Tepic, who was in charge of the ammunition depot in the village of Bedenik, had planned to blow up all four warehouses at that location but was prevented from doing so by four Croatian soldiers, whose intervention prevented an even bigger disaster.

Banja Luka Mayor Draško Stanivuković on Sunday unveiled a plaque commemorating Tepić, describing him as "the last Yugoslav national hero." The plaque was unveiled on the occasion of the day of the Serb entity of Republika Srpska, January 9, a holiday that was declared unconstitutional by the BiH Constitutional Court in 2016.

On Sunday, a parade was held in Banja Luka for that day, which is a public holiday in the Serb entity, with the Serb member of the BiH Presidency, Milorad Dodik, saying that "Republika Srpska is our state, regardless of those who deny it to us."

In a comment on the event as well as the Serb entity's aspirations for secession, Plenković reiterated Croatia's strong support to the territorial integrity of Bosnia and Herzegovina, "which we respect and are helping on its European journey and which we want to be a functioning country."

"We are against any messages that have secessionist and separatist connotations," Plenković stressed.

President of the Serb National Council (SNV), and a Croatian Member of Parliament Milorad Pupovac, also attended the events in Banja Luka on Sunday.

"As for Mr. Pupovac's attendance, he was there only for the official ceremony in his capacity as president of the SNV," Plenković said, adding that "there has been significant support there to the post-earthquake reconstruction of Banovina", a reference to post-earthquake aid to Croatia's Sisak-Moslavina County provided by the Serb entity authorities.

"He neither made any speeches nor did he have any special role there," Plenković said in conclusion, in reference to Pupovac.

For more, check out our dedicated politics section.

Monday, 10 January 2022

Foreign Ministry Sends Protest Note to BiH Over Memorial Plaque in Banja Luka

ZAGREB, 10 Jan 2022 - Croatia's ambassador to Bosnia and Herzegovina has presented a protest note to the BiH Foreign Ministry over a decision to unveil a plaque honoring JNA Major Milan Tepić in the Bosnian Serb entity capital, Banja Luka, who blew up an ammunition depot in Bjelovar, Croatia in a suicidal action in 1991.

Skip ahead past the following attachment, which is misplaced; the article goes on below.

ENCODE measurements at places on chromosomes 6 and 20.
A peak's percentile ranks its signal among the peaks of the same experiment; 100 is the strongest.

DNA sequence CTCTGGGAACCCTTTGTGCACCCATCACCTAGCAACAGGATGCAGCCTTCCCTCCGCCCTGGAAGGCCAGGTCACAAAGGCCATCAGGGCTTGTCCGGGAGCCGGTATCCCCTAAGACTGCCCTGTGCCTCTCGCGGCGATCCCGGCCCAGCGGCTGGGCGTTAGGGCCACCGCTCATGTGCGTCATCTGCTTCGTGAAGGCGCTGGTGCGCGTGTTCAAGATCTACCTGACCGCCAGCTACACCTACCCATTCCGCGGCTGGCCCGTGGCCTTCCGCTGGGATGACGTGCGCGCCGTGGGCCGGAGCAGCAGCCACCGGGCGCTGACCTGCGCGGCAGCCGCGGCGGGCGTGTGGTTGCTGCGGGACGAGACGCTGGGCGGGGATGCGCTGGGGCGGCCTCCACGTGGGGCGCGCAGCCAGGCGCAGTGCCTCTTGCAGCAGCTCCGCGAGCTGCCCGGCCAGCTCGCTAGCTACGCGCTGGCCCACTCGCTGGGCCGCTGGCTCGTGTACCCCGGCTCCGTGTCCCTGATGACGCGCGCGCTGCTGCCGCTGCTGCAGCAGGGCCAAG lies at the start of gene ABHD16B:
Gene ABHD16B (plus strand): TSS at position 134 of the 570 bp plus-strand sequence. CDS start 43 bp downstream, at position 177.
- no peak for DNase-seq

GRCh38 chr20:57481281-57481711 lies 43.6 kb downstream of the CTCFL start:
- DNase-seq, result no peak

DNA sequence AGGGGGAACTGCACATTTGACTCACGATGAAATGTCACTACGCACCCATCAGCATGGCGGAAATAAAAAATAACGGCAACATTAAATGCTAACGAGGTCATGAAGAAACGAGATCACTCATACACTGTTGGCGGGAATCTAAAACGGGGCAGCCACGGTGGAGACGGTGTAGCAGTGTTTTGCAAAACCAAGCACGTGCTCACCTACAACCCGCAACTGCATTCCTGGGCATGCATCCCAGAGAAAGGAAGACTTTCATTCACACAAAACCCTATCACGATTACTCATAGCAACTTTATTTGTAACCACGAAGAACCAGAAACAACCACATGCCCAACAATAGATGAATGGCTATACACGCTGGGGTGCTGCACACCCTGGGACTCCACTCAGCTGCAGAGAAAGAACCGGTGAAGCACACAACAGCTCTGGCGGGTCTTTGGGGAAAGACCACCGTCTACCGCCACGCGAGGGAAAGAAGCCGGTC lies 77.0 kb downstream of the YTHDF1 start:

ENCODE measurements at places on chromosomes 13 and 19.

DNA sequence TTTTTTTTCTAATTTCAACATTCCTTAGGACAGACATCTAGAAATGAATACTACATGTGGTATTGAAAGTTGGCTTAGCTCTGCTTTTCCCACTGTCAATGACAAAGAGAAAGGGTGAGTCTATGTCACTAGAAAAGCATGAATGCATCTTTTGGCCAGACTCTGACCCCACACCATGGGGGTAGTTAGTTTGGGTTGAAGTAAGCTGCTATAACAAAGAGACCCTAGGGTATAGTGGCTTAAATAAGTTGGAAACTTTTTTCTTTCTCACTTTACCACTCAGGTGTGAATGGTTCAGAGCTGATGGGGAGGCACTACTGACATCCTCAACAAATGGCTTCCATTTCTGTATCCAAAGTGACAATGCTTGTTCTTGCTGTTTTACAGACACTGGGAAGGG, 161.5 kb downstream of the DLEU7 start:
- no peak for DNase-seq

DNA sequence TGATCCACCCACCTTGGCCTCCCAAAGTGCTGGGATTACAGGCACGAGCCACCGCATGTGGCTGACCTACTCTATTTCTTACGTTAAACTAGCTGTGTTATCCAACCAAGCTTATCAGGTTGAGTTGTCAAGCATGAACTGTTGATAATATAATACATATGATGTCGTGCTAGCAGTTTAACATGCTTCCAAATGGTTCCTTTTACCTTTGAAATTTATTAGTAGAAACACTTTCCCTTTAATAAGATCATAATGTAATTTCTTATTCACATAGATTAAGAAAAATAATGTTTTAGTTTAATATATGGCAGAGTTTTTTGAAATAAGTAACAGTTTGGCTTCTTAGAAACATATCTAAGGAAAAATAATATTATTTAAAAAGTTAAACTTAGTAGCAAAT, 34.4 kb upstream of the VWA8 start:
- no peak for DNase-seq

When Croatian forces liberated the JNA barracks in Bjelovar on 29 September 1991, most JNA soldiers there surrendered, while Tepić refused. Instead, he destroyed the ammunition depot, killing himself, 11 Croatian defenders, and dozens of JNA conscripts as well as endangering local civilians.

Tepic, who was in charge of the ammunition depot in the village of Bedenik, had planned to blow up all four warehouses at that location but was prevented from doing so by four Croatian soldiers, whose intervention prevented an even bigger disaster.

Banja Luka Mayor Draško Stanivuković on Sunday unveiled a plaque commemorating Tepić, describing him as "the last Yugoslav national hero." The plaque was unveiled on the occasion of the day of the Serb entity of Republika Srpska, January 9, a holiday that was declared unconstitutional by the BiH Constitutional Court several years ago.

The Croatian Foreign Ministry on Monday deplored the decision by Banja Luka city authorities, saying that "it glorifies a terrorist act by a person who, during the Great Serbian aggression against Croatia, knowingly caused the death of a large number of Croatian defenders and civilians and huge material destruction in Bjelovar."

The ministry said the Banja Luka city authorities thus "identify themselves with the criminal Great Serbian policy" and jeopardize "the process of building mutual trust and good neighborly relations."

Streets in many Serbian towns have been named after Tepić and in September 2017 a monument was unveiled to him in Belgrade.

Serbia's former foreign minister and now Parliament Speaker, Ivica Dačić, said at the time that "as a JNA officer, Tepić, "who had pledged allegiance to the state and answered for the lives of the young men in his unit, personified honor and integrity."

The unveiling of the plaque in Banja Luka was also condemned by the Croatian War Veterans Ministry, which said that the city authorities have thus confirmed that they promote the Great Serbian ideology.

For more, check out our dedicated politics section.

Saturday, 18 December 2021

Civilians Killed in Voćin in 1991 Commemorated

ZAGREB, 18 Dec, 2021 - On the 30th anniversary of the wartime killing of Croatian civilians in Voćin, a senior delegation of the Serb National Council (SNV) and a special envoy of Serbia's president on Saturday honoured the victims for the first time as well as laying wreaths at a memorial to killed and missing Serbs.